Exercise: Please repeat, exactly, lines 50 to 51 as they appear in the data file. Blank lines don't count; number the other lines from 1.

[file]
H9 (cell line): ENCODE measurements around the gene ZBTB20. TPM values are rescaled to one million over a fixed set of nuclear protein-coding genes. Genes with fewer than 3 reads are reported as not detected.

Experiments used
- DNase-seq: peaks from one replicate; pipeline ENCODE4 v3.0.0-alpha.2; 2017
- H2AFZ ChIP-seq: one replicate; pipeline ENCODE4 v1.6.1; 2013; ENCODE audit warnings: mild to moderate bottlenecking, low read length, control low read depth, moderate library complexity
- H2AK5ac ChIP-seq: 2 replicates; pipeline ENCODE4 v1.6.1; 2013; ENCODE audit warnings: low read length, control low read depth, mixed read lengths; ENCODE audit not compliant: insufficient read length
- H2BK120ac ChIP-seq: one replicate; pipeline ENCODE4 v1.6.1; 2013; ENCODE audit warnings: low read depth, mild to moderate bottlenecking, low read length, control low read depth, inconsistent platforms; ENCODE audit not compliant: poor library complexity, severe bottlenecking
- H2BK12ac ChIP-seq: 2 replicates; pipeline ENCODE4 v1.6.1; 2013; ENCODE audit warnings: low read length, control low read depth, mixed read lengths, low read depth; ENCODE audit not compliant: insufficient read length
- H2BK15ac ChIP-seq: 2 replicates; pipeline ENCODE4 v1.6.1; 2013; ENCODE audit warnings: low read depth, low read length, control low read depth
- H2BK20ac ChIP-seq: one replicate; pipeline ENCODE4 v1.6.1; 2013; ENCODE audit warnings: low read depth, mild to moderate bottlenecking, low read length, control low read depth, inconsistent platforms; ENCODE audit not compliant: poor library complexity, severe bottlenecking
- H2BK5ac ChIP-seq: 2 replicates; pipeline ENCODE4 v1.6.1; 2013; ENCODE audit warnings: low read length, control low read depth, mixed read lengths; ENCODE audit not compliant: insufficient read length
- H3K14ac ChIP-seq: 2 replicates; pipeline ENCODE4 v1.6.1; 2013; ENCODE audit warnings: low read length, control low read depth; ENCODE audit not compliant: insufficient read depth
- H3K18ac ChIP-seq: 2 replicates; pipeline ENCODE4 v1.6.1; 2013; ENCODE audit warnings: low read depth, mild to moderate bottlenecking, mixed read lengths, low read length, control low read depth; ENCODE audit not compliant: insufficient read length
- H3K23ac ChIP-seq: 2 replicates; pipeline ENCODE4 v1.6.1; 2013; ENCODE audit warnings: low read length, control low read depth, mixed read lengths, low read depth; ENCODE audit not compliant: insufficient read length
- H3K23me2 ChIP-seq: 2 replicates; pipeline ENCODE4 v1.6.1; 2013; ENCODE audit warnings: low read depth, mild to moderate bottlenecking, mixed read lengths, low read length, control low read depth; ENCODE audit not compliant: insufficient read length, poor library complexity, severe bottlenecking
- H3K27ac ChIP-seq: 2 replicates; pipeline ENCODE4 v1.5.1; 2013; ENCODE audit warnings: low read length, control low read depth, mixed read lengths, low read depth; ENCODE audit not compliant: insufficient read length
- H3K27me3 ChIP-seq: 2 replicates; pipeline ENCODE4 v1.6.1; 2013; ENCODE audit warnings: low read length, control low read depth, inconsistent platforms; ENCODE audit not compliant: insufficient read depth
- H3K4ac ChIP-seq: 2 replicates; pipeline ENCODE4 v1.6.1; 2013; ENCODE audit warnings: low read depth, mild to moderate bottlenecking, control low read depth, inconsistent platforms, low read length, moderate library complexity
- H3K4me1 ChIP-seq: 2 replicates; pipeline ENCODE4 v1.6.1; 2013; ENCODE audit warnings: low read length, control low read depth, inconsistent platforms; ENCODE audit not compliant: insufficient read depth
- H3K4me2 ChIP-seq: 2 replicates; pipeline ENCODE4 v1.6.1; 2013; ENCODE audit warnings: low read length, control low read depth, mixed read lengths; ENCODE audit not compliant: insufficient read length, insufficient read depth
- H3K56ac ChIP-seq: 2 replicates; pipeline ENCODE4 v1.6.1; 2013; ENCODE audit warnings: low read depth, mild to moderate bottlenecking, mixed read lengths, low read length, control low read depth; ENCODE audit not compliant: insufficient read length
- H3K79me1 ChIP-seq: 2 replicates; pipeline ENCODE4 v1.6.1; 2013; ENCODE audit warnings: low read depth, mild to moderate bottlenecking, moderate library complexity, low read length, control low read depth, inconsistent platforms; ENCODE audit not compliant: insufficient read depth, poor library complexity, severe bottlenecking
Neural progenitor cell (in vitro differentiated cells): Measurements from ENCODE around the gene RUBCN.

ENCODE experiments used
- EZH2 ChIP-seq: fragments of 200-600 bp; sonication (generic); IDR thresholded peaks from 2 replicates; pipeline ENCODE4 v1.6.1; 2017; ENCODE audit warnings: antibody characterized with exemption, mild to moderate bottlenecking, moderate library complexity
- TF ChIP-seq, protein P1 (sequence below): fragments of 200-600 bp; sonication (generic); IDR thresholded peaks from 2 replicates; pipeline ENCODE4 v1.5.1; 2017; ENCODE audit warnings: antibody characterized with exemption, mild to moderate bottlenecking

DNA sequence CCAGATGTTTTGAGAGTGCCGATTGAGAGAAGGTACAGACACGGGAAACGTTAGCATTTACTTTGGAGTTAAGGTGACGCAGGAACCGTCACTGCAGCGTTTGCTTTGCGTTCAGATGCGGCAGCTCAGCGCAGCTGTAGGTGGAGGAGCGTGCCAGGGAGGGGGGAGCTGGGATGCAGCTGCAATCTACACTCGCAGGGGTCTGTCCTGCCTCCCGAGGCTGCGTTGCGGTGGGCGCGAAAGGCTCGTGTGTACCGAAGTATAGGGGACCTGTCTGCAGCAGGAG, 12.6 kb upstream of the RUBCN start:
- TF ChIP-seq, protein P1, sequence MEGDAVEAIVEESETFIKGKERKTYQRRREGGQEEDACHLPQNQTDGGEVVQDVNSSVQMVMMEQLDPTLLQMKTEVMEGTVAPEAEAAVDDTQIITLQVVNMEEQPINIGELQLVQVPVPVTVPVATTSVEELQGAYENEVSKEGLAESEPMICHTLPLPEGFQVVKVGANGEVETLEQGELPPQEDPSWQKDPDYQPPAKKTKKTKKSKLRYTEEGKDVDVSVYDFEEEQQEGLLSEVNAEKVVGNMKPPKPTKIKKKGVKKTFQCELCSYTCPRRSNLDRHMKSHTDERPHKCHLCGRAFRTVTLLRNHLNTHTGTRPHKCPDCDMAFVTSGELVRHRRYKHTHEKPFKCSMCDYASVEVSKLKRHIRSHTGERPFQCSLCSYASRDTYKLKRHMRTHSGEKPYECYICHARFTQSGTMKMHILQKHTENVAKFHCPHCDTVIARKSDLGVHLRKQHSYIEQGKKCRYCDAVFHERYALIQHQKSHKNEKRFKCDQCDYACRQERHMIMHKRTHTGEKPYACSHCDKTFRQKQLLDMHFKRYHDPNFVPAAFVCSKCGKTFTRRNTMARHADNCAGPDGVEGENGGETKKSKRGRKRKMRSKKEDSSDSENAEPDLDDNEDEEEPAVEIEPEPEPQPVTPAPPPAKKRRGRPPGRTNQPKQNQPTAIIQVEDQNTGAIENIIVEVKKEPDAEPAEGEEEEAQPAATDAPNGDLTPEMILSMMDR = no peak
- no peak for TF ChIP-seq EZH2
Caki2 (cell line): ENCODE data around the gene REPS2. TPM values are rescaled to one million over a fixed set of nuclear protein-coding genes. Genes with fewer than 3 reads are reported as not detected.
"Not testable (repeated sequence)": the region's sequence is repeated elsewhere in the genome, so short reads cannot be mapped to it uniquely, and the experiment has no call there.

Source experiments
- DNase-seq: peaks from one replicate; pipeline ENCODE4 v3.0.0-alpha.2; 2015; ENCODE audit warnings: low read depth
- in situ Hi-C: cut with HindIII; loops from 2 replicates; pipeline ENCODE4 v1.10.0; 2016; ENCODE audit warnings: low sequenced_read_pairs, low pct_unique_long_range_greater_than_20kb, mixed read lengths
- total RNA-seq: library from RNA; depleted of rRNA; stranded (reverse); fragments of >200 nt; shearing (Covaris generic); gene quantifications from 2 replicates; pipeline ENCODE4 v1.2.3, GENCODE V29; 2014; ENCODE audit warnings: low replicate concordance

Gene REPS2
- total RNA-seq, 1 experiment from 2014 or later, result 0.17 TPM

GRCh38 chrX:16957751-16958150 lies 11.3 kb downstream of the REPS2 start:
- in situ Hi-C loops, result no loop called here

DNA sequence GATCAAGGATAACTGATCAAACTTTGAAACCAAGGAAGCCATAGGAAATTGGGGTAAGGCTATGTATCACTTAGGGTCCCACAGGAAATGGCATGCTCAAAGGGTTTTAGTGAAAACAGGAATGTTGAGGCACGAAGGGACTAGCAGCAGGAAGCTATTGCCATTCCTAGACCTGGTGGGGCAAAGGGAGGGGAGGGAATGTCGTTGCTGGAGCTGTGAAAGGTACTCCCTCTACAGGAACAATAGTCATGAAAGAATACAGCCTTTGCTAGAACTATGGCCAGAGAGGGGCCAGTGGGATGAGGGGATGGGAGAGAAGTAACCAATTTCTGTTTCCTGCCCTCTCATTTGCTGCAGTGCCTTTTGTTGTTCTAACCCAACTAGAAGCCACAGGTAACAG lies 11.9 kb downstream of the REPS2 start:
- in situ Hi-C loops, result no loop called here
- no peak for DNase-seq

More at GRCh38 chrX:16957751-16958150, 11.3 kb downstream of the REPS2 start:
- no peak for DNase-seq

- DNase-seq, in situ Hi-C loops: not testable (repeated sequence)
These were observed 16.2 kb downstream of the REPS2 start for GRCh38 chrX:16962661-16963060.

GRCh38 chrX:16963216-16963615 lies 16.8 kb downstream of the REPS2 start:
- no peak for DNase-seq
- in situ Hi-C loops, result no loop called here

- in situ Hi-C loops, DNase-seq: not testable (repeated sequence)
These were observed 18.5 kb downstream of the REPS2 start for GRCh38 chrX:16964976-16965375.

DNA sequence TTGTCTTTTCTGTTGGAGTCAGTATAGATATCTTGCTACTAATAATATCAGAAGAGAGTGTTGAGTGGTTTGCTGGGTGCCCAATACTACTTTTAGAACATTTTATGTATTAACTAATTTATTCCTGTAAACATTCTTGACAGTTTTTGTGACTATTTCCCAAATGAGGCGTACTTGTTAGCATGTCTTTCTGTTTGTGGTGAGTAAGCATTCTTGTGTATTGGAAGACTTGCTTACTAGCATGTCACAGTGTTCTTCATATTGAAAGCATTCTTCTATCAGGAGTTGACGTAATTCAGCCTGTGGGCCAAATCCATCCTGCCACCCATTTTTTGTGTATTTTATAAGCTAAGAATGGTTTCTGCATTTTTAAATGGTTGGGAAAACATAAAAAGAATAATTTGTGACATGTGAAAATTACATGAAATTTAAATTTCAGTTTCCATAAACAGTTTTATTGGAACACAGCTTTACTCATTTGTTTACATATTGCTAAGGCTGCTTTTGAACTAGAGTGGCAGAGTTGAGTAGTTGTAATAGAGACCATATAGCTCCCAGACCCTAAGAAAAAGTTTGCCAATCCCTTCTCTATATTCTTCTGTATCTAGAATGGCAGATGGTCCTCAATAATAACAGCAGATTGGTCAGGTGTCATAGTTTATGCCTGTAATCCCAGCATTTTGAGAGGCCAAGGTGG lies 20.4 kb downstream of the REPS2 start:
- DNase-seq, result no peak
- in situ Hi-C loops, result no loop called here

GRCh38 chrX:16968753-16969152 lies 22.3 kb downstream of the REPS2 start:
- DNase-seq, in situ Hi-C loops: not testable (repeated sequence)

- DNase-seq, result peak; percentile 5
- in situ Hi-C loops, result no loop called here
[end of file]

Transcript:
These were observed 18.5 kb downstream of the REPS2 start for GRCh38 chrX:16964976-16965375.

DNA sequence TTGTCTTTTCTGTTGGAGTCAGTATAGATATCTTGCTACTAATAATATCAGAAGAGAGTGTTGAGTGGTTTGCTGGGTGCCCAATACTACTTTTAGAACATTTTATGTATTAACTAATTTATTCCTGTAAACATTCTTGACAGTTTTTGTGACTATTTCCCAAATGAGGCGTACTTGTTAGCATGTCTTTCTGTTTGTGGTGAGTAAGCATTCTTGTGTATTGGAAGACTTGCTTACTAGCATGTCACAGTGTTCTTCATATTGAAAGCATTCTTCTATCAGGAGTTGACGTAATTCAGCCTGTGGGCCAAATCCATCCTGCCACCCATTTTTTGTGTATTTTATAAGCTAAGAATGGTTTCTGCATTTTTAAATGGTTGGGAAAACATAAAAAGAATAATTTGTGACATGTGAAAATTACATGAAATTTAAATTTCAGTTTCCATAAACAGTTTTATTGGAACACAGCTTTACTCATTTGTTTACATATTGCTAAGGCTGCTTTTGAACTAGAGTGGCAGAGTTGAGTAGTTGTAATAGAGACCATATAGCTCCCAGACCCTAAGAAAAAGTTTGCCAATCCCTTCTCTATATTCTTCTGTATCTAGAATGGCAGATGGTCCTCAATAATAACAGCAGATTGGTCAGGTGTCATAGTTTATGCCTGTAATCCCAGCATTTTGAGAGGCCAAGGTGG lies 20.4 kb downstream of the REPS2 start: